Court name
Supreme Court of Uganda
Case number
Civil Appeal-2001/17
Judgment date
14 March 2006

Mpungu & Sons Transporters Ltd v Attorney General and Anor (Civil Appeal-2001/17) [2006] UGSC 15 (14 March 2006);

Cite this case
[2006] UGSC 15
Short summary:
Administrative Law, Natural Justice

THE REPUBLIC OF UGANDA

IN THE SUPREME COURT OF UGANDA

AT MENGO

(CORAM: ODOKI, CJ., TSEKOOKO, KAROKORA, MULENGA, AND KATUREEBE JJ.SC.).

CIVIL APPEAL NO. 17 OF 2001

BETWEEN



MPUNGU & SONS TRANSPORTERS LTD APPELLANT

AND


1. ATTORNEY GENERAL ] RESPONDENTS
2. KAMBE COFFEE FACTORY (COACH) LTD]

[Appeal from the decision of the Court of Appeal of Uganda at Kampala (Kato, Engwau, Twinomujuni JJ.A), dated 27th April, 2001 in Civil Appeal No. 63 of 1999].
 

JUDGMENT OF KATUREEBE, J.S.C.


This is a second appeal, the original suit in the High Court was dismissed, and a subsequent appeal to the Court of Appeal was also dismissed. Hence this appeal.

The appellant, a bus-operator, had been granted a licence by the Transport Licencing Board (TLB) to operate the route known as SCL 2A: MASINDI - KAFU - NAKASONGOLA - KAMPALA (herein referred to as "the route"). Another company called Super Coach had also been granted a licence to operate on the same route. Subsequently, the 2nd respondent was also granted, first a temporary and later a 5 year, licence to operate the same route, thus making a total of three bus operators on the route. It is this third licence that is the source of the dispute. The appellant felt that it was not economical for three operators to be licensed for the route and that this had badly affected its economic returns and driven it into financial difficulties. More seriously however, it contended that the manner in which the 2nd Respondent had been awarded the licence by the officials of the TLB was based on fraud, bad faith, and unfair play. It claimed that it should have been given a hearing by the TLB before any licence was granted to the 2nd respondent since such grant would affect its interests. The hearing was never granted and, according to the appellant, thereby violating the well known rule of natural Justice known as Audi Alteram Partem. In its original suit, the appellant sought from court a declaration that the licence granted to the 2nd respondent was invalid. It also claimed general and aggravated damages, exemplary damages and special damages and costs therein. It also sought an injunction to restrain the 2nd Respondent from operating the route. The High Court examined a number of documents submitted in evidence as exhibits and also heard oral testimonies of witnesses. It found the suit to be without merit and dismissed it. As already stated above, the appeal to the Court of Appeal was unsuccessful.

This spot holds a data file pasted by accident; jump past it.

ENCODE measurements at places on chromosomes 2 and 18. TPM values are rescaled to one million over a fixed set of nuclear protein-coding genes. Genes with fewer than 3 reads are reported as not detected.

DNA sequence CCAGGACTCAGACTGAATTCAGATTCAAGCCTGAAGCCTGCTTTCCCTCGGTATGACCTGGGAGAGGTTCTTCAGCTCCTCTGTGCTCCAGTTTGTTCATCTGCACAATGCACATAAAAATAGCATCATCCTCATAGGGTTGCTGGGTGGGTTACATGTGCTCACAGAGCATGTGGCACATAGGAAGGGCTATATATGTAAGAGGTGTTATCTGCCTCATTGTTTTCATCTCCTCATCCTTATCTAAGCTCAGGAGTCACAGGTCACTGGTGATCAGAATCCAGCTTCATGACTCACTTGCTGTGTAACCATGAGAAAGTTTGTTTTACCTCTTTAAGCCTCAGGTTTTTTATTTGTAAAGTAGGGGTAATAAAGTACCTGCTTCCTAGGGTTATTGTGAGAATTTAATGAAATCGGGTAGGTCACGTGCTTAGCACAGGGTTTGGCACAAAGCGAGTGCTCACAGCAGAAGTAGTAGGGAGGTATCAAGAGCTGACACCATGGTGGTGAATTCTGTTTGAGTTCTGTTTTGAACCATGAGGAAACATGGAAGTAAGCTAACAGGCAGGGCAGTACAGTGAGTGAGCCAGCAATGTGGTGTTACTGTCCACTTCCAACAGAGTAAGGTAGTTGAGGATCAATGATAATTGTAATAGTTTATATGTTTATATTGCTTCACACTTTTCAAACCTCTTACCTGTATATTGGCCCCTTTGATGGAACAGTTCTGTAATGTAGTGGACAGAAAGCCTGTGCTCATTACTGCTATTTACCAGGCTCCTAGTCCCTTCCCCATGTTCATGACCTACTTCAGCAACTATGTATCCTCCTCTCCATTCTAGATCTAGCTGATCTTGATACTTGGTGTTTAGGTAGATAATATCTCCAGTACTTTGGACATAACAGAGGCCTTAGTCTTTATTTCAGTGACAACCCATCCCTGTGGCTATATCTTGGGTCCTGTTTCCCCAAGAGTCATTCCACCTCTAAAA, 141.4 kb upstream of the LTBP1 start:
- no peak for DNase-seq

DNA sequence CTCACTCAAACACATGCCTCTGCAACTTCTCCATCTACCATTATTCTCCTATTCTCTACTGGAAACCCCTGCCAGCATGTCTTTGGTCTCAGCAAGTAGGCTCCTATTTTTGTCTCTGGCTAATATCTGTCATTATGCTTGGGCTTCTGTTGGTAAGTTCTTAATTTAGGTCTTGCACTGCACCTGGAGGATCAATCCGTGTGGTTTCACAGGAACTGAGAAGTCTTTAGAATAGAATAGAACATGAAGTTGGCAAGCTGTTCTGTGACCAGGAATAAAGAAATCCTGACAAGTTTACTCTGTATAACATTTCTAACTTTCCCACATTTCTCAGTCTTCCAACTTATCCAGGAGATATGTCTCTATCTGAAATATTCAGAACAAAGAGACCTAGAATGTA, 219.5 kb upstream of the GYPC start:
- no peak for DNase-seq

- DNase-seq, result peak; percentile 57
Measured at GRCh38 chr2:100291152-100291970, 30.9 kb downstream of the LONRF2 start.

The appellant filed this appeal on three grounds of appeal framed as follows:-

1. That the learned Justices of appeal erred in mixed fact and law in holding that the appellant did not prove the alleged fraud to the required standard.

 

2. That the learned Justices of appeal erred in mixed law and fact in admitting the oral testimony of DWI (Bushoberwa) in preference to the documentary evidence on the record regarding the alleged fraud and unfair play.

 

3. That the learned Justices of Appeal erred in not granting the reliefs sought by the appellant".


Mr. Kibedi, Counsel for the Appellant, argued grounds 1 and 2 together, and for ground 3 he adopted his submissions in the Court of Appeal. I am constrained to observe, however, that what Counsel said in the Court of Appeal criticising the trial Judge could not be applicable in this court when criticising the Justices of Appeal, which in essence is the substance of ground 3 of appeal in this court.

Be that as it may, Counsel strenuously argued his two first grounds of appeal. He submitted that the Court of Appeal had abdicated its duty to properly re-evaluate and weigh the evidence on record and had therefore come to a wrong conclusion. He submitted that evidence of fraud had arisen at 3 stages: at the initial stage of granting the temporary license to the 2nd Respondent, at the renewal of that license, and lastly at the grant of the 5 years licence. He submitted that evidence of that fraud at the first stage was to be found in the testimony of PW1 whose evidence to the effect that in so far as the TLB had not called him and given him a hearing before granting a temporary licence to the 2nd respondent. Thus, the TLB had violated the Audi Alteram Partem rule and this amounted to fraud. Counsel cited section 90 of the Traffic and Road Safety Act, 1970 as amended by The Traffic & Road Safety Act (Amendment) Decree 18/73 to support his submission. Other supposed evidence of fraud cited by counsel were exhibits P4, P.8 and P 9A, which indicated that the 2nd respondent had been advised to look for another route, but had instead continued to operate on the route. Counsel pointed to inconsistencies in the documents and submitted that these inconsistencies amounted to fraud or unfair play and malafides.

Counsel cited a number of authorities in support of his submissions. He referred us to section 154( c) of the evidence Act on the credibility of a witness in relation to previous correspondence. He referred to